For years, the use of polyhistidine tags (His-tags) has been a staple in the isolation of recombinant proteins in immobilized metal affinity chromatography experiments. Its use has been highly beneficial in increasing the protein purity of crude cell lysates. For some recombinant proteins, one consequence of the addition of the His tag is that it can affect protein function and stability.
Functional proteins are essential in elucidating their biological, kinetic, structural, and thermodynamic properties. In this study, we determined the effect of N-terminal 6xHis-TF-tagged recombinant on the thermal stability of selected proteins by differential scanning fluorimetry and identified that His tag removal can have both beneficial and detrimental effects on their stability.
The study of protein regulation, structure, and function relies heavily on the expression and purification of recombinant proteins. Many recombinant proteins are expressed as fusion proteins, meaning that they contain an affinity/epitope tag (eg, His or GST). A tag is a short DNA sequence encoding a specific amino acid, which is often inserted into a target gene at the coding point for N- or C-terminal expression of the required protein.
One of the most widely used tags is the polyhistidine tag, also known as His-Tag, which is a chain of between six and nine histidine residues. This labelling method is especially useful as it allows easy purification and detection of the recombinant protein.
His-Tag protein purification
Protein purification requires methods that are highly specific and robust, regardless of scale. Their tags allow researchers to selectively extract a protein of interest from the thousands of other proteins found in a cell or in a cell lysate. Purification of His-Tag proteins is performed by single-step immobilized metal affinity chromatography (IMAC); a specialized form of affinity chromatography in which proteins (or peptides) are separated according to their affinity for metal ions immobilized on a solid chelating resin.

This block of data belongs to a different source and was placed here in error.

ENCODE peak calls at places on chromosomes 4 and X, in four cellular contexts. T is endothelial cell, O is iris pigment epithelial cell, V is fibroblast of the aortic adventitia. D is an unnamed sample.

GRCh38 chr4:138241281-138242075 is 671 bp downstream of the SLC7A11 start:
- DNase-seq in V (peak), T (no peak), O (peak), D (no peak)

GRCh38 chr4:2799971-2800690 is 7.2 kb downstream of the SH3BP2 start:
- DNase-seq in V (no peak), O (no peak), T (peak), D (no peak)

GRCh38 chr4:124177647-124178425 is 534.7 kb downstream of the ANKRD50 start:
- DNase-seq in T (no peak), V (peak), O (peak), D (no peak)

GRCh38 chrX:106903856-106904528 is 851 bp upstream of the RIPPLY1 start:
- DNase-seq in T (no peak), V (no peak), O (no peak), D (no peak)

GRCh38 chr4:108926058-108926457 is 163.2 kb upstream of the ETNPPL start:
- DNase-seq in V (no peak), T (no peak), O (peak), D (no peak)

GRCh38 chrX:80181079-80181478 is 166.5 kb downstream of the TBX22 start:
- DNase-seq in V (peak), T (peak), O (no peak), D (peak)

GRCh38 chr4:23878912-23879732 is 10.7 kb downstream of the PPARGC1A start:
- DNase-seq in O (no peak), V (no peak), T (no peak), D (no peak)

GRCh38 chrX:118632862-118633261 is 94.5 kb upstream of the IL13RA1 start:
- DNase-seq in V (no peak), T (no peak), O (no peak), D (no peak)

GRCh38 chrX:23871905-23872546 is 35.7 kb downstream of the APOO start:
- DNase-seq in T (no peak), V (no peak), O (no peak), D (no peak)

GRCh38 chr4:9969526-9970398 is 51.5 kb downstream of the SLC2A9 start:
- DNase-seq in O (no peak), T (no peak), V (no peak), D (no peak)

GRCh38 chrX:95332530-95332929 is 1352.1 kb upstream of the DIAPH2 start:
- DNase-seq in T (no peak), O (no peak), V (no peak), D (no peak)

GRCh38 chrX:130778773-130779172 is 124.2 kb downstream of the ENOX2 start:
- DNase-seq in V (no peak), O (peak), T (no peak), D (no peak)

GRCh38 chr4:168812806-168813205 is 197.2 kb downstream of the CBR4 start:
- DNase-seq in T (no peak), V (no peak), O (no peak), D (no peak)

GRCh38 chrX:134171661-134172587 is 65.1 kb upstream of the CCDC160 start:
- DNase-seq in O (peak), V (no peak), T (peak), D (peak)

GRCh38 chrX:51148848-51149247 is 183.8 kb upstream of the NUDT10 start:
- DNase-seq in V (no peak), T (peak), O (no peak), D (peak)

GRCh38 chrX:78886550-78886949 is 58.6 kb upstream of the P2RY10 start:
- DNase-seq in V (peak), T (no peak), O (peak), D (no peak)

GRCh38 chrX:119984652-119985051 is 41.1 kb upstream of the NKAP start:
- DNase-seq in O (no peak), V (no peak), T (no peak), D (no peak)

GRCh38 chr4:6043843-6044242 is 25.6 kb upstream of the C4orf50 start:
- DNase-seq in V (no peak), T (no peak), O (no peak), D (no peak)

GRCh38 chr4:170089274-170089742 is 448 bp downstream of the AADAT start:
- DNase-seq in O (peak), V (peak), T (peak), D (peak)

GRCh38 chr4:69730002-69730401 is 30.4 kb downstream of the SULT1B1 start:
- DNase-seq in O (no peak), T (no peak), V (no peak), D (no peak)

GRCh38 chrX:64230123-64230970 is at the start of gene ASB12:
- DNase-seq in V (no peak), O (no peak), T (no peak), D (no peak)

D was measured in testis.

Although many divalent metal ions (eg, Zn2+, Cu2+, Cd2+, Hg2+, Co2+, Ni2+, and Fe2+) can be used in IMAC, nickel (Ni2+) or cobalt (Co2+) are often used in chelating resins to coordinate and selectively join the His label. Nickel is generally used for higher protein yields, while cobalt is preferred for higher purity preparations.
His-Tag protein detection
Epitope tagging is a common method employed for protein identification and detection. Similarly, His-Tag also acts as a specific site for a binding partner, such as an antibody with high specificity, allowing easy detection of the recombinant protein of interest. Downstream applications such as SDS PAGE and Western blot can further detect and quantify His-Tag protein after purification to determine yield, especially when anti-His-Tag antibodies are available. Other uses include protein localization, protein-protein interaction, and immunoprecipitation studies.
Expedeon technologies for easy validation of His-Tag protein expression:
Traditional methods for evaluating the success of protein expression and purification can be tedious and time-consuming. Our His-Tag kit is a fast and easy competitive immunochromatography test developed to enable scientists to verify and monitor the successful expression of His-tagged recombinant proteins, prior to further downstream applications, in a single step.
Your Check&Go! is a simple qualitative immunochromatography test. The key component of the kit is a nitrocellulose membrane containing immobilized His-Tag protein on the “test line” (T line) and ULFA-tagged protein on the “control line” (Cline). An InnovaCoat®-GOLD anti-His-Tag 40nm antibody and an InnovaCoat®-GOLD 40nm anti-ULFA tag conjugate are used for detection.
Benefits of His-Tag include:
- Quick yes/no response during expression and purification processes
- Results in less than 15 minutes!
- Compatible with cell culture media and lysate
- Easy to use
- Cheaper than gel electrophoresis/Western blot
- Small sample volume required: 80 ul of diluted sample*/strip
- Stable C line signal intensity: independent of His-tagged protein levels